Among Caremore’s efforts, they screen for loneliness during appointments, have regular phone conversations and home visits with at-risk senior patients to show they care, and provide informal social hubs at their clinics to foster connection. scientificamerican.com/to-combat-loneliness-promote-social-health
The seclusion that comes with aging in America is more than just unfortunate; it’s a health problem that CareMore CEO Sachin H. Jain, MD, MBA, FACP, says affects 43% of seniors over age 65. A study in 2016 showed a direct connection between the size of one’s social network and health, and CareMore cites research that compares extreme isolation to smoking 15 cigarettes a day.
Connect seniors with local resources, including CareMore gyms at existing facilities. In some cases, home visits are needed. ajmc.com/loneliness-removes-barriers-to-togetherness
Social determinants of health are the conditions in which people are born, grow, live, work and age. They include factors like socioeconomic status, education, neighborhood and physical environment, employment, and social support networks, as well as access to health care kff.org/the-role-of-social-determinants-in-promoting-health-and-health-equity/
Factors impacting health can be presented through an upstream/downstream model – with upstream inequities that can create unequal living conditions. These unequal conditions then shape how we can approach our health behaviors, which lead to disparities downstream in disease, injury, and mortality. letsgethealthy.ca.gov/sdoh
Resources, Bibliography & Links
Social Determinants of Health
- ICD 10 cm coding for Social Determinants of Health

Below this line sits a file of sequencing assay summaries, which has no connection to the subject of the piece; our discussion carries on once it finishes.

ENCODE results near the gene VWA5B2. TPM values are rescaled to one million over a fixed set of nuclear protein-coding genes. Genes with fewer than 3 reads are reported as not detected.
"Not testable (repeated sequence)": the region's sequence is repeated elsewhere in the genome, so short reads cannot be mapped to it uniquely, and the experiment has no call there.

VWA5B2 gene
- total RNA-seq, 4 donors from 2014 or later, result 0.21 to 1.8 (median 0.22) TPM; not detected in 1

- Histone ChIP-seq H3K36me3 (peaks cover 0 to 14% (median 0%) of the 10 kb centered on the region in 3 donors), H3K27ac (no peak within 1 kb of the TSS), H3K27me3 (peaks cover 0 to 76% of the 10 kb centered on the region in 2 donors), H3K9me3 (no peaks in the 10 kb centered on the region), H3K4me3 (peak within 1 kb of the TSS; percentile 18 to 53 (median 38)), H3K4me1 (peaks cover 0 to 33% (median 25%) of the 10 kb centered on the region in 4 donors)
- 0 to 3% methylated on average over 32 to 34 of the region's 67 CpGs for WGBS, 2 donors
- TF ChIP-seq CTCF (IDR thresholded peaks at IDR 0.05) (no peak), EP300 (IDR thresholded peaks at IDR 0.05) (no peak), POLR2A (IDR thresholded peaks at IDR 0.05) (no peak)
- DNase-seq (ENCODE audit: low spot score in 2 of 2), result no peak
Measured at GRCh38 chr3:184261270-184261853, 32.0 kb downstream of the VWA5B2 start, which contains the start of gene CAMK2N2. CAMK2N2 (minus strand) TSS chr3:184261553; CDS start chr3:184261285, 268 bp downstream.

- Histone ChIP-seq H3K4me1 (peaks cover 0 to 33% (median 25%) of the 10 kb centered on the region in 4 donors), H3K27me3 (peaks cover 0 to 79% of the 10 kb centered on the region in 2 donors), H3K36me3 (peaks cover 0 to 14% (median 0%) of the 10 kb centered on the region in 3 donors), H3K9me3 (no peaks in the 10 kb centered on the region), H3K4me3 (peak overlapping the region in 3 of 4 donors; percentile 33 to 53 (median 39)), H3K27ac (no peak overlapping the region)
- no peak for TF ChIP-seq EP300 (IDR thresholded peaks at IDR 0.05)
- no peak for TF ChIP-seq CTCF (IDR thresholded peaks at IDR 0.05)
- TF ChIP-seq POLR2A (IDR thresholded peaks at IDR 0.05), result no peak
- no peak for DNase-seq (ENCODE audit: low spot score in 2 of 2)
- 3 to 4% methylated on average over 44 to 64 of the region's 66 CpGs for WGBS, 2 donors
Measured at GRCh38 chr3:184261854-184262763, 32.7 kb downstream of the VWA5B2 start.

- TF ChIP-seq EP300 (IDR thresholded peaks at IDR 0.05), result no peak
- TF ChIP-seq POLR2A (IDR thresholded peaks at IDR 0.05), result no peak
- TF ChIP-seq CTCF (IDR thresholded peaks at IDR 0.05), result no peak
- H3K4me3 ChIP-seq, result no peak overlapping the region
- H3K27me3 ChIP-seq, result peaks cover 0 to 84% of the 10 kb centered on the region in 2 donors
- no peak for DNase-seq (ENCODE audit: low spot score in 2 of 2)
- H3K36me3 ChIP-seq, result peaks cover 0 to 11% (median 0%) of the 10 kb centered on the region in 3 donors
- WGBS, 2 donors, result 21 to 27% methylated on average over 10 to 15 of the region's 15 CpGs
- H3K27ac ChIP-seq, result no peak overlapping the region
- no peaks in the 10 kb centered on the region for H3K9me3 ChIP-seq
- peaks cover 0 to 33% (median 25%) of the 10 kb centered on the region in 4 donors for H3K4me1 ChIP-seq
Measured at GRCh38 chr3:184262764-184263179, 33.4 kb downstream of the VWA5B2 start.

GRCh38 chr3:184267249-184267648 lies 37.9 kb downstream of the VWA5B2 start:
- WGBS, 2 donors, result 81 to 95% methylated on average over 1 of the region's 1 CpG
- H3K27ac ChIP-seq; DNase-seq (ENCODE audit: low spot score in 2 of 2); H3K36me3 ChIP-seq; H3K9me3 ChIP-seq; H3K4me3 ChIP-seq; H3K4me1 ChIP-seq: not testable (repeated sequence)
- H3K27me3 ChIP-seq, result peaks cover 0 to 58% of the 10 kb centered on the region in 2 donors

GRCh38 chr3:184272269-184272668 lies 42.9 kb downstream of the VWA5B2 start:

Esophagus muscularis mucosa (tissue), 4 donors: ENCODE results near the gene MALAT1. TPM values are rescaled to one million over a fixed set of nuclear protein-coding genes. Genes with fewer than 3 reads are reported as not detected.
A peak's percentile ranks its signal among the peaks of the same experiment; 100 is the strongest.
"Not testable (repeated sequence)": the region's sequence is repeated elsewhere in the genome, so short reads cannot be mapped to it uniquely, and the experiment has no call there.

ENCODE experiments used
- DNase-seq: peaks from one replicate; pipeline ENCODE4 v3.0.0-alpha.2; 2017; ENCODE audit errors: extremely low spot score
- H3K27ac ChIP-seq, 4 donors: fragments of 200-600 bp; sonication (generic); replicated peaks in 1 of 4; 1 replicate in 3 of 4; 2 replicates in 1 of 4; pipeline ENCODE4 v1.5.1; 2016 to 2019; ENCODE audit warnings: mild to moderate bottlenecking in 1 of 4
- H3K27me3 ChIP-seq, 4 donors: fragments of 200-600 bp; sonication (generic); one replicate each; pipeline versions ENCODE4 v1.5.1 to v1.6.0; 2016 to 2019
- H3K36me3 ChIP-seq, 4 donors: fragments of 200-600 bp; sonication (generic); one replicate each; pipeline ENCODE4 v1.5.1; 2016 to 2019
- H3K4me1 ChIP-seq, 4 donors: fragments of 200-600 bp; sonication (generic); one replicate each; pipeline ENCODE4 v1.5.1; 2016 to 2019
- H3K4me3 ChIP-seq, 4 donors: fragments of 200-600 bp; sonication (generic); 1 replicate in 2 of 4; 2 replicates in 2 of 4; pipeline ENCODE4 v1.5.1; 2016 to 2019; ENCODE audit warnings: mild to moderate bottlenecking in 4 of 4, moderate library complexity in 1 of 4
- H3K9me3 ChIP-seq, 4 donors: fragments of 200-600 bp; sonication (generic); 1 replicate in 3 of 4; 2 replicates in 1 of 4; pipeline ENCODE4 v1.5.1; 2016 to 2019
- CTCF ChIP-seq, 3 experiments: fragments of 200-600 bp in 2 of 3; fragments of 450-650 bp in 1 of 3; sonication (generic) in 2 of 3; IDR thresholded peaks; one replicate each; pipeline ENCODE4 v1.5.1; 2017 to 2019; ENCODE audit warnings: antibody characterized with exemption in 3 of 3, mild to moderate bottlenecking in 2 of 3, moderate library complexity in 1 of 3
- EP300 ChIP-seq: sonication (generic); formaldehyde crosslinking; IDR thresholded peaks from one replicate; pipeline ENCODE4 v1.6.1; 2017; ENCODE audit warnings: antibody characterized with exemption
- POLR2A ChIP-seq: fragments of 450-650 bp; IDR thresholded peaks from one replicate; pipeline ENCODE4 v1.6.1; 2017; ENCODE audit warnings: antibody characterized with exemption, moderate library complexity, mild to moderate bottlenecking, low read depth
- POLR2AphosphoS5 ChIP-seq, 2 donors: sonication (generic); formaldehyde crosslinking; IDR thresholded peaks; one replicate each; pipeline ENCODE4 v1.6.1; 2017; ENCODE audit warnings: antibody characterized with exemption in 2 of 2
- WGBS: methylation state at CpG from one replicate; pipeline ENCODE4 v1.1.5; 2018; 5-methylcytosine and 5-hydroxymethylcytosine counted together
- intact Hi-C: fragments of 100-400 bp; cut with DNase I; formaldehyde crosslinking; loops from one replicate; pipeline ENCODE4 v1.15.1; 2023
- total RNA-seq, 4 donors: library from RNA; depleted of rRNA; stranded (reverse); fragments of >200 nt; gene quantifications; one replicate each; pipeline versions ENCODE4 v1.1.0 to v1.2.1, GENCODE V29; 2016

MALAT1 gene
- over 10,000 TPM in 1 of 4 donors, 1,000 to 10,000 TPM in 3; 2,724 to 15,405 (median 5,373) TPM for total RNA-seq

- Solutions to loneliness elusive for hospitals Modern Health Care 1.11.2020
- wikipedia.org Social_determinants_of_health
- VIDEO Tackling the Social Determinants of Health – Ma’Lissa’s Story LA Care
- healthy people.gov/social-determinants-of-health
- VIDEO Social Determinants of Health Animation Government of New South Wales
- community.solutions Build for Zero Movement End Homelessness
- Sick and Alone: High-Need, Socially Isolated Adults Have More Problems, but Less Support Learn More Commonwealth Fund
- America’s loneliness epidemic Why Americans are so lonely — and what we can do about it. Read More Vox.com
- lets get healthy.ca.gov/social determinates of health
- Beyond Health Care: The Role of Social Determinants in Promoting Health and Health Equity Read More Kaiser Foundation
- Medicaid Medi Cal & Social Determinates of Health Read More Kaiser Foundation
- the downey patriot.com/loneliness-damages-the-health-of-our-seniors-it-can-should-be-treated
- common wealth fund.org/caremore-improving-outcomes-and-controlling-health-care-spending
- NPR – Men can have better Friendships, here’s how
- Harpers Bazaar men don’t have friendships thus dump their feelings on women
- World Health Organization WHO Social determinants
Biblical Mandate to Smile
Smiles are not just good for others; they are good for you too. Smiles reduce stress and enhance the immune response. They make you look younger and more attractive. Smiling releases endorphins and serotonin, elevates the mood and keeps you happier.
Smiles are contagious, they light up the world. Like a candle, a smile can light many lights without itself being diminished. If you smile at 5 people, and they pass the smile on to 5 people and they pass it on to 5 more… then by the 15th passing on, you have smiled at the whole world J
Greeting every person with a smile is healthy advice. The law of greeting with a smile is rooted in the the bible. “His eyes shall be red with wine, and his teeth white with milk” (Gen. 49:12). Thus, smiling at another is greater than giving him a glass of milk. Or as I heard in a lecture, the white teeth of a smile is better than how white the milk is. It’s better to be around people who smile, than someone who has material possessions, but are not pleasant company.
What if you don’t like someone?
Look deep inside each one. Uncover that which is unique and special. Use your thoughts and intellect, to find what’s good inside. Look for the, their inner goodness. Everyone has some. Shammai is telling us to find it, connect to it, and respond to it, with an affirming, accepting, tooth sparkling smile. Your white teeth are more delicious than milk!
Consider smiling more often. And as you do, see if you can look past the outside, past the parts of a person that are hard for you like. Take an extra moment and seek out, their inner goodness, and build a bridge from your heart to theirs. A Bite of Torah.com *